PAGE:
Creating alignment at scale within enterprises.
The problems caused by using the project paradigm to delivering software systems are severe. The effect of projects on downstream teams such as release and operations were, for my money, most succinctly articulated in Evan Bottcher’s article “PROJECTS ARE EVIL AND MUST BE DESTROYED“. The end result — complex, heterogeneous production environments that are hard to change or even keep running — is due to the forces Charles Betz identifies in Architecture and Patterns for IT Service Management, Resource Planning, and Governance: Making Shoes for the Cobbler’s Children:
Because it is the best-understood area of IT activity, the project phase is often optimized at the expense of the other process areas, and therefore at the expense of the entire value chain. The challenge of IT project management is that broader value-chain objectives are often deemed “not in scope” for a particular project, and projects are not held accountable for their contributions to overall system entropy.
Furthermore, bundling work up into projects combines low-value features with high-value features in order to deliver the maximum viable product that is the inevitable result of the large-batch death spiral. This occurs when product owners try and stuff as many features as possible into the next release so they don’t have to wait for the one after in order to get them delivered. As a result, the median cycle time for delivering features is often poorly correlated with their priority — a highly undesirable outcome.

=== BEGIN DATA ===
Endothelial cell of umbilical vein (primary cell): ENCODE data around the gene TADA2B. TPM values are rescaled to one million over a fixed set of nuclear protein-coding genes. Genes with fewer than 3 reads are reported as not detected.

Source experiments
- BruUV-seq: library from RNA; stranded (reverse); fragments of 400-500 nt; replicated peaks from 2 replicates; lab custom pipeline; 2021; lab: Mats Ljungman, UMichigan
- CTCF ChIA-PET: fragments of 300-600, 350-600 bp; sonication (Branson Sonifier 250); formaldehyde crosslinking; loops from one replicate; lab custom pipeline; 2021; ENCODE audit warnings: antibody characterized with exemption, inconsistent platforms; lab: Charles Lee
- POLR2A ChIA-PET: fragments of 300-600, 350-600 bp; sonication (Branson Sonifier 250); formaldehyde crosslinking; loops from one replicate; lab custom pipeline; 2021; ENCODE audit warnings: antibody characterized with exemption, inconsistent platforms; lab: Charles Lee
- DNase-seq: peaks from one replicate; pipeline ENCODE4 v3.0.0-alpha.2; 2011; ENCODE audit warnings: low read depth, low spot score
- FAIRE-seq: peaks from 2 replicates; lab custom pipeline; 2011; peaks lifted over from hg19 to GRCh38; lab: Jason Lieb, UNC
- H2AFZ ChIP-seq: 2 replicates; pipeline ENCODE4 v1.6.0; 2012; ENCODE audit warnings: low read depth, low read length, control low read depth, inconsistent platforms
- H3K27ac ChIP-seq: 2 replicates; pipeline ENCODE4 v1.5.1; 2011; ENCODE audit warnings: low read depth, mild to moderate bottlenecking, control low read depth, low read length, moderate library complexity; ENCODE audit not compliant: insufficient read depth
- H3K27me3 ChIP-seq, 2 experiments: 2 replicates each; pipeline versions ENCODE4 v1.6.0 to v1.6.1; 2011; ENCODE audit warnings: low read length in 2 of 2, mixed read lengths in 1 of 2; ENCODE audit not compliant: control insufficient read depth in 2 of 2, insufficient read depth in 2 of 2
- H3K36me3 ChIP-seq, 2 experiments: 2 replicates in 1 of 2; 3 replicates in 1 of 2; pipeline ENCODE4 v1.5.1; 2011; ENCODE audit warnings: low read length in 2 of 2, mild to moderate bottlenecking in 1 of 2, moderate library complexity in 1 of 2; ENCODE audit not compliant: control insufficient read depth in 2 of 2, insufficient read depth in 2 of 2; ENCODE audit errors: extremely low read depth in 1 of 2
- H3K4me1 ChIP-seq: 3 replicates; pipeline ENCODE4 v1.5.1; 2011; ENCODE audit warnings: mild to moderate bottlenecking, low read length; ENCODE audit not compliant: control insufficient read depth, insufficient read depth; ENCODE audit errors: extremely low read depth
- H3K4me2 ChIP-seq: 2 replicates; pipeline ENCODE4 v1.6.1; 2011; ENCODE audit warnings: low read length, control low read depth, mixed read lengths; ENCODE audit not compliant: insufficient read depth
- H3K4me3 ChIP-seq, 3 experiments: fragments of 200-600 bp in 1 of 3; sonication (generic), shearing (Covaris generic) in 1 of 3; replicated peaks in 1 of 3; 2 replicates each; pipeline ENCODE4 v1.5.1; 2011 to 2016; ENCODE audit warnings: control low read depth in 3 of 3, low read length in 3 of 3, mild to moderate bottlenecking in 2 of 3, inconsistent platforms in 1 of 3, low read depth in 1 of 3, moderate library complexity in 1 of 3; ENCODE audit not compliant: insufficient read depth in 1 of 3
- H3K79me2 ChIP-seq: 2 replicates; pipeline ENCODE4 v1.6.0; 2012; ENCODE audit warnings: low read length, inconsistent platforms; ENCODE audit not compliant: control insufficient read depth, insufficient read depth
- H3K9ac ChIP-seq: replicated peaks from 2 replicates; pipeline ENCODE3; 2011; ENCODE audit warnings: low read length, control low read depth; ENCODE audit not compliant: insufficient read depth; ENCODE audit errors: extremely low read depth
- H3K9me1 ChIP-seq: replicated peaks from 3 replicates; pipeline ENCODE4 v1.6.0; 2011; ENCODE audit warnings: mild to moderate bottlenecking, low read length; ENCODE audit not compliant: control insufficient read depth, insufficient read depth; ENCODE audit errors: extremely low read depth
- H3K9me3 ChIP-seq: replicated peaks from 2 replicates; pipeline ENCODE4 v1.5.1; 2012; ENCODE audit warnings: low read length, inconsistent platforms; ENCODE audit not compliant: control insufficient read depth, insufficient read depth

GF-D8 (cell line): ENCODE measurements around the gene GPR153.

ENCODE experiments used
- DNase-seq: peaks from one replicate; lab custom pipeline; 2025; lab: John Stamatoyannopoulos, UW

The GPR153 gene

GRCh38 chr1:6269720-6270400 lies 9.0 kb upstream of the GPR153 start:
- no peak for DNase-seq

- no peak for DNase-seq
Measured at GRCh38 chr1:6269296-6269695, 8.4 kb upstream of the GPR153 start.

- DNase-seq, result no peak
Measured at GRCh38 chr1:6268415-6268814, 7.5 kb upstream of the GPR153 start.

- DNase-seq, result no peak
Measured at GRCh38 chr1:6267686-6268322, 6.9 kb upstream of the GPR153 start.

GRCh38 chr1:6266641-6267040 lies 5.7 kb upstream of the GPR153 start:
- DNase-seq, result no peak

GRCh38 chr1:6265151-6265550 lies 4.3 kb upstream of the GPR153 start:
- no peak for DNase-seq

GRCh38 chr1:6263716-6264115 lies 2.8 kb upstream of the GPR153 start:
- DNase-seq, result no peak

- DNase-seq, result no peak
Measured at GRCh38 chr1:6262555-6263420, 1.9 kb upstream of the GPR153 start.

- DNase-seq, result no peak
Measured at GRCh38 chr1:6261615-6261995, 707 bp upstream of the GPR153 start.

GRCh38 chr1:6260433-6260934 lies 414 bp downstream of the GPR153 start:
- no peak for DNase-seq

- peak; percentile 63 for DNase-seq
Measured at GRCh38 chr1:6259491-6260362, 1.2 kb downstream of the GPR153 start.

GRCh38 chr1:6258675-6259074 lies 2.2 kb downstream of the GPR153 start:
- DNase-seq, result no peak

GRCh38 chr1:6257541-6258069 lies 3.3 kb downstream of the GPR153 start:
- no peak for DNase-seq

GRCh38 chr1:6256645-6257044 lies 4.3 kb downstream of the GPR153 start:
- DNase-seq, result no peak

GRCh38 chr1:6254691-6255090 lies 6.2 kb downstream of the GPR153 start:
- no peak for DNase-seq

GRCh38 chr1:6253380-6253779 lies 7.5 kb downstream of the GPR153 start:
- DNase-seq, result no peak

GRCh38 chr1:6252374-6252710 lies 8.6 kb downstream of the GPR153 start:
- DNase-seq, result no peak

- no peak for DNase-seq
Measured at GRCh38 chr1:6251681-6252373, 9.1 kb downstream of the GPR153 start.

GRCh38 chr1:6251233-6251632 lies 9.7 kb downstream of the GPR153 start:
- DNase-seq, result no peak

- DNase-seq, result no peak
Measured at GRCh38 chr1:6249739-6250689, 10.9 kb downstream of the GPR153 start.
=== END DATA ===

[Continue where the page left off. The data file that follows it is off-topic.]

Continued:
Why do we stick with it? Because our budgeting processes are designed to operate on projects, and project managers and the PMO know how to deliver them.
Since these are clearly poor reasons, what should we do instead?
Building functionality that really delivers the expected customer value
By now, many of us are aware of the wide adoption of continuous delivery within companies that treat software development as a strategic capability that provides competitive advantage. Amazon is on record as making changes to production every 11.6 seconds on average in May of 2011. Facebook releases to production twice a day. Many Google services see releases multiple times a week, and almost everything in Google is developed on mainline. Still, many managers and executives remain unconvinced as to the benefits, and would like to know more about the economic drivers behind CD.
First, let’s define continuous delivery. Martin Fowler provides a comprehensive definition on his website, but here’s my one sentence version: Continuous delivery is a set of principles and practices to reduce the cost, time, and risk of delivering incremental changes to users.